Teens Who Smoke Pot at Greater Risk For Schizophrenia

Filed under: Health & Safety: Teens, Behavior: Teens

Marijuana is the most-used recreational drug in the world, a substance generally viewed as much less harmful than drugs like cocaine or heroin. But a new documentary reveals that heavy marijuana use at an early age could be damaging to young minds and even cause schizophrenia.

The Downside of High examines startling new research that teens who start smoking pot before the age of sixteen are four times more likely to become schizophrenic. The documentary (premiering on CBC's The Nature Of Things tonight -- Thursday, January 28th -- at 8PM, and repeating on CBC News Network on Thursday, February 4th at 10PM ET/PT) highlights the latest findings by some of the world's top schizophrenia experts. In addition to the danger faced by young teens, the doc reveals that for all young adults, smoking pot doubles the risk of developing psychosis, paranoia and hallucinations, the hallmarks of schizophrenia.

"Ever since it was introduced in the 60s, people have felt that it is a relatively harmless drug," says Bruce Mohun, the film's director and writer. "And for many people it is. But this research is saying, no, there is potential harm here, a very serious potential harm for a small amount of people who have susceptibility to schizophrenia."

Find out if your child is at risk, after the jump...

The documentary profiles three Canadian young people who experienced psychotic episodes and were diagnosed with mental illness (two with schizophrenia, one with bipolar disorder). All suffered debilitating symptoms of hallucinations and anxiety and spent months in psychiatric wards. In all three cases, doctors believe their mental illness was triggered by their heavy pot use.

As revealed in the documentary, the problem seems to be the super-potent marijuana that has been developed by growers in recent years. The percentage of THC (Tetrahydrocannabinol) in pot has been going up steadily in the last 30 years, as growers attempt to breed marijuana with a stronger high. For example, Health Canada found THC levels of 4.8 percent in marijuana confiscated in 1988, whereas the average level was 11.8 percent in marijuana confiscated in 2008. And one of the by-products of developing such high levels of THC has a dangerous consequence: While the THC goes up, the level of cannibidiol, an ingredient which appears to buffer the effects of THC, goes down. So it's a double whammy for young people smoking pot today: They are getting very high levels of THC, and very low levels of the protective cannibidiol.

But why are teens particularly vulnerable? Scientists in the film compare a teen's brain to a messy bedroom. It's a jumble of circuits that needs to go through "neuro-pruning," an essential streamlining process. Scientists feel that marijuana interferes with the brain's ability to neuro-prune and can produce devastating, long-term results. And the stronger the pot, the more damage to the developing brain.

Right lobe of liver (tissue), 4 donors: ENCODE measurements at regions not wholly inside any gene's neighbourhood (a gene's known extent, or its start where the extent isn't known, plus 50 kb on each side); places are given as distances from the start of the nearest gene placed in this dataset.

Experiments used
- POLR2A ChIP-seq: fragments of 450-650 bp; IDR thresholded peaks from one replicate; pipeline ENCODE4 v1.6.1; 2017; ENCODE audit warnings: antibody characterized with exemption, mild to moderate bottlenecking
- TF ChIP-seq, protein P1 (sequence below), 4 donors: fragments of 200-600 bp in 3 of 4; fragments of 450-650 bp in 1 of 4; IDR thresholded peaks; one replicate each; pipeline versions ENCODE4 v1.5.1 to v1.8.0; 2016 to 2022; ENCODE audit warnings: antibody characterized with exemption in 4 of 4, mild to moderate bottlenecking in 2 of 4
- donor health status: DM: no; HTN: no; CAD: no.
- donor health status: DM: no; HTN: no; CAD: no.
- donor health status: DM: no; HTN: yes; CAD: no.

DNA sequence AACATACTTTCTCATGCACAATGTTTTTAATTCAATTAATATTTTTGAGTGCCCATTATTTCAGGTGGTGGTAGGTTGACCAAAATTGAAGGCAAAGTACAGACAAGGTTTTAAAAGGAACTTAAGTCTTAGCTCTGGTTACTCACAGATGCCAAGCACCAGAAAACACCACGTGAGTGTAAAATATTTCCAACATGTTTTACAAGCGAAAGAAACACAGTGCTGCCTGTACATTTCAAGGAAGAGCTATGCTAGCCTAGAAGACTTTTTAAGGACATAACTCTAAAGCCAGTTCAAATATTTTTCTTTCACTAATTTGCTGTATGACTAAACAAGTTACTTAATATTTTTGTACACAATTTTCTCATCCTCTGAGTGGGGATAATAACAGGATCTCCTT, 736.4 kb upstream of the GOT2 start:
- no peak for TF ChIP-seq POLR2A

"Although puberty lasts four or five years, the brain's development continues until they are 24 or 25," says Mohun. "So that brain is affected by whatever kind of drugs you put into it. Schizophrenia is a young person's disease, it tends to show up between the ages of 14 and 25."

Is Your Child at Risk?
Mohun says it's important to point out that many people will smoke marijuana and have no psychotic symptoms at all, and marijuana cannot cause schizophrenia on its own. But how can parents know if their child is at risk? Researchers have identified several risk factors for the development of schizophrenia, including a family history of psychosis, the use of "upper" drugs like cocaine or meth, childhood trauma, living in a city (since urban dwellers have a higher rate of schizophrenia than those in rural settings) and a "psychosis-prone" personality (a child who may exhibit odd behaviour or has trouble relating to other kids). Scientists have been honing in on a genetic marker for schizophrenia, but the film points out that any test to identify who may be most at risk for developing marijuana-induced psychosis is at least 10 years away.

Dr. Robin Murray, one of the world's leading experts on schizophrenia and a professor at the Institute of Psychiatry in London, England, says in the film, "The problem with cannabis is that you have those on the one hand that say it's a sacred herb, and on the other extreme you have people that say cannabis is the work of the devil. But neither of these extremes is practical. What we need is a situation where people know that if you smoke cannabis heavily, particularly if you smoke the potent brands of cannabis, then you're more likely to go psychotic".

The film also raises the possibility of legalizing marijuana to combat the problem. The theory is that if marijuana were regulated (like alcohol for example), the balance of THC vs. cannibidiol could be kept in check, and so young people wouldn't be exposed to the much more dangerous, stronger pot.

"But the the drug will never be legalized for kids under 18," says Mohun. "And then the question is, are the kids under 18 going to have less access to it if it's legalized, or more? However, even if it they do have more access, they'll have access to a less harmful drug."

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AdviceMama Says:
Start by teaching him that it is safe to do so.